Whoever it was in Deptford Goth’s entourage to marry the subdued-pop aficionado with, arguably, London’s most magical live music venue can have a Best Fit Rosette. We can’t think of a better match for the compositions, the sound and that voice.

We first saw Daniel Woolhouse perform live when he launched his debut album, Life After Defo, earlier this year at London’s Waiting Room. There were, by our estimation, perhaps less than 100 people crammed into that small basement and, with a distinct lack of fanfare, Woolhouse and cellist, Rhosyn, ran and thrilled the audience through about three-quarters of the tracks from the record. It bore the blueprint for what a Deptford Goth show is all about; let the songs speak for themselves.

Tonight, while the setting is quite different to that of the Waiting Room – with this capacious church being completely sold out and the adoption of a three-member string section (which includes Rhosyn) – that blueprint is still the basis for the performance. There’s no scope for chit-chat, the songs are doing the talking. The sound has a more expansive atmosphere in which to mingle and more ears to fall on than before and to top it all off the majority of the songs are given new adornments with album versions often being jettisoned in favour of bracing new arrangements.

The set opens with a mellow ‘Objects Objects’ and the live orchestration turns its oddity into cinematic fervour. Another track demonstrably transformed from its studio incarnation is ‘Years’ which, given a sparse interpretation with a reverbed, echo-y keyboard and cello backing, gains new poignancy.

‘Life After Defo’ with its electronic bleeps and pre-recorded ‘Ooh’s retains the album version’s familiarity. Woolhouse sings “Hold for a miracle / You might get one” and the cello caresses the beats with its drive. ‘Union’ – a highlight in its recorded form – similarly keeps hold of its flesh and bones, providing an excellent example of how Woolhouse’s songs work just as beautifully when recreated live.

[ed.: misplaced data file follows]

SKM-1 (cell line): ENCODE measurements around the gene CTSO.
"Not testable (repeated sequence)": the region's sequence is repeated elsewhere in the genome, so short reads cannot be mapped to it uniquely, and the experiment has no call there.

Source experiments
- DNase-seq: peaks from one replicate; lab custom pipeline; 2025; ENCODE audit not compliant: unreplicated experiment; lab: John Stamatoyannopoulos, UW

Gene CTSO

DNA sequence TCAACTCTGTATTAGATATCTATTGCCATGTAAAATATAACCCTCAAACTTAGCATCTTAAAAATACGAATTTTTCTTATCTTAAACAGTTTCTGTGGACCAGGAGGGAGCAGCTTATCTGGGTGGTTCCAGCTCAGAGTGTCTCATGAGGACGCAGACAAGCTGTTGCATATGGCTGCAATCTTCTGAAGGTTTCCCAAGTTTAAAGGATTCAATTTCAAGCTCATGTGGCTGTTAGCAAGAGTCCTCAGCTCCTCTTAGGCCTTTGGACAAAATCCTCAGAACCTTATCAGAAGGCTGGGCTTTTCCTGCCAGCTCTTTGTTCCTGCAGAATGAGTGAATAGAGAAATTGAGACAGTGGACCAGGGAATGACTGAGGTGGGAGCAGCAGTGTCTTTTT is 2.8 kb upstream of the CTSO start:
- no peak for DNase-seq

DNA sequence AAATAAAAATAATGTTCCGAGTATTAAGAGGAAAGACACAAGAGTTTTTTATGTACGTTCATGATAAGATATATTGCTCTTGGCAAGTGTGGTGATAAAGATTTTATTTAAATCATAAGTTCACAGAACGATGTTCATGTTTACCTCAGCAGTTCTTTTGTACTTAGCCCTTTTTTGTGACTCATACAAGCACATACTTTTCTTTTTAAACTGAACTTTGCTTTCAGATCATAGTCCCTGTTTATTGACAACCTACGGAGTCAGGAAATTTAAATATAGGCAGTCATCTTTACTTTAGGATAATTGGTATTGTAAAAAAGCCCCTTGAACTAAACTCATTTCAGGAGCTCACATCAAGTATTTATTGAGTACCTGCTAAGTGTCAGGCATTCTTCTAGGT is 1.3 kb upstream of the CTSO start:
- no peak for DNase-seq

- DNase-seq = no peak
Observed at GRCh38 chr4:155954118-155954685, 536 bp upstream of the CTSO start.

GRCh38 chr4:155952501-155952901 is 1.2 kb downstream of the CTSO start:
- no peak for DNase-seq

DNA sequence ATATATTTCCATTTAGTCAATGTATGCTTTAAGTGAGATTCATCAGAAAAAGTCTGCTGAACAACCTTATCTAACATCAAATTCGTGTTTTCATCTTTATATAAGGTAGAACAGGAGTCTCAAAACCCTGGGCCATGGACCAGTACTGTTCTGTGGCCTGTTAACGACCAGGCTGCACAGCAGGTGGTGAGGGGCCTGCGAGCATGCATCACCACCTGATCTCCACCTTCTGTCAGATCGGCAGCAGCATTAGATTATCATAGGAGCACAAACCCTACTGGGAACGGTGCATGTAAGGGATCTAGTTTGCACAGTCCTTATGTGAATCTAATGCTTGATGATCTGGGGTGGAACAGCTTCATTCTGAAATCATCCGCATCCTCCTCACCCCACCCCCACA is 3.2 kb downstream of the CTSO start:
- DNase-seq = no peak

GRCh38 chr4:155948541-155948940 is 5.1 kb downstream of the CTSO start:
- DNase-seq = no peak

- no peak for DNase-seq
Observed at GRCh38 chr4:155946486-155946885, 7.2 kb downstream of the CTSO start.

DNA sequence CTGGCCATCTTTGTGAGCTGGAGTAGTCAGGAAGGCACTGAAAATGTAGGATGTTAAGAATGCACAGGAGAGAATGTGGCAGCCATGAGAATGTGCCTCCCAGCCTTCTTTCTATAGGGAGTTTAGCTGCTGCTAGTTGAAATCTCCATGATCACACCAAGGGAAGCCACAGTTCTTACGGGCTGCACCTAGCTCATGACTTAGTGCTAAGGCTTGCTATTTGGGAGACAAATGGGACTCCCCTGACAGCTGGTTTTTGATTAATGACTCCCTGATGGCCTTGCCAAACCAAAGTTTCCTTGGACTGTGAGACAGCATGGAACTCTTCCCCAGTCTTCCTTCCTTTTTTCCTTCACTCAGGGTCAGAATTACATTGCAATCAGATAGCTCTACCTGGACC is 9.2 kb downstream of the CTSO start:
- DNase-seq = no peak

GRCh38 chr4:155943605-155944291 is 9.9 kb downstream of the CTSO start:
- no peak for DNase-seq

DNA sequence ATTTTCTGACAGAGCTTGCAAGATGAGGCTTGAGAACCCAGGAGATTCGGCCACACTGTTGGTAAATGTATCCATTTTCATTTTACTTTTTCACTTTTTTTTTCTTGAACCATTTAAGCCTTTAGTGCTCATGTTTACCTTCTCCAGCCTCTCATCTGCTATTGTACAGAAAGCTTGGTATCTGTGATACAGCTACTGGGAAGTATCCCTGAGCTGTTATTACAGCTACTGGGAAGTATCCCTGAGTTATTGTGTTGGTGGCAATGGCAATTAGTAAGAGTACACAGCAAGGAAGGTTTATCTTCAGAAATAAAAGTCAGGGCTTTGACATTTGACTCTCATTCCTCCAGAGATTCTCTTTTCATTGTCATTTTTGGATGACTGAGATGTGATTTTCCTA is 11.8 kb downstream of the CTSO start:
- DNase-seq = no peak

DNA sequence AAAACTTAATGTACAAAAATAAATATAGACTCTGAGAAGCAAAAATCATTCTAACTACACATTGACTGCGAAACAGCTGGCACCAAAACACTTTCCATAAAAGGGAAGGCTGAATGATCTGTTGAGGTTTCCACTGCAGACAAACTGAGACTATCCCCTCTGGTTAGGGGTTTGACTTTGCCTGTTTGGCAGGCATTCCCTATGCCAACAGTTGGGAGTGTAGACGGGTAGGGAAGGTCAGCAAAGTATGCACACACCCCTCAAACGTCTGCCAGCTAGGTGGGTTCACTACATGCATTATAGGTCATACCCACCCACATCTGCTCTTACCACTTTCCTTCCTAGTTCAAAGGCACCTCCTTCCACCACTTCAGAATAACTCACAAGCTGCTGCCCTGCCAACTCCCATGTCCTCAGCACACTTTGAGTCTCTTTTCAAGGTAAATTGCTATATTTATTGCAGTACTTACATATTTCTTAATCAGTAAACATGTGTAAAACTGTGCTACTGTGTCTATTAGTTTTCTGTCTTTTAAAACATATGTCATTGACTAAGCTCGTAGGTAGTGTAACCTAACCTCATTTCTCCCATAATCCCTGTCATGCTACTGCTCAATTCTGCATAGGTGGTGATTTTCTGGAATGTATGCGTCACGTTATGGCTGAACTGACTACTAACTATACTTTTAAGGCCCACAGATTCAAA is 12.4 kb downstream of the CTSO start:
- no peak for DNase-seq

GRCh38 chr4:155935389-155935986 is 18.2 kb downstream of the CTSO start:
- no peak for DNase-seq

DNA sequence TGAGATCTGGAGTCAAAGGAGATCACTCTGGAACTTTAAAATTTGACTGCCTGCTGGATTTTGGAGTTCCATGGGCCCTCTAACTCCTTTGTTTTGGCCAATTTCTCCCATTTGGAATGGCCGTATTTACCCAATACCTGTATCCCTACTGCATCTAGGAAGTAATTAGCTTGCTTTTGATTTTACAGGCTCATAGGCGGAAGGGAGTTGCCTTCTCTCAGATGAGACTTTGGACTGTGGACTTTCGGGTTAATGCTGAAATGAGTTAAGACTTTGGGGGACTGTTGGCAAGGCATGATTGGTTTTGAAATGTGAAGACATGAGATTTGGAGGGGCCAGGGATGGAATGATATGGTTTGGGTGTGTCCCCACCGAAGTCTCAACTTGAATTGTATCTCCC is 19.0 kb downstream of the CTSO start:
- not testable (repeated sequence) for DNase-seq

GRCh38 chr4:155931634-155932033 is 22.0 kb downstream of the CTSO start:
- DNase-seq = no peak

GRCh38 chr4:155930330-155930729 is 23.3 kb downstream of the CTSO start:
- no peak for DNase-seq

Reminding people that there was also life before Defo, Woolhouse airs ‘Time’ from his 2011 EP, Youth II. The song leaves behind its auto-tune layers, stripping things down to their bare bones the recognisable “I’m a believer” hook could easily belong to an entirely new cut. “Time keeps pushing me/ It’s good for the soul”, he sings. That push nonetheless allows him to acknowledge where he started and incorporate early output into his current sound.

As is frequently the case, the best is saved for last, and this evening’s encore section is the cake’s generous icing. Joining Woolhouse and his fellow musicians on stage is The REC (Roundhouse Experimental Choir), recently captured on film with your favourite goth-in-name-only, for a performance of ‘Feel Real’. That performance is recreated tonight and can only be described as glorious. Then, just when you think things can’t get any better, Woolhouse dusts off another Youth II number – ‘No Man’ and gives it the strings and choir treatment to incredible effect.

The applause at the end is rapturous and you are left envying audiences in Leeds, Manchester and Liverpool who still have the joy of this show to look forward to next month.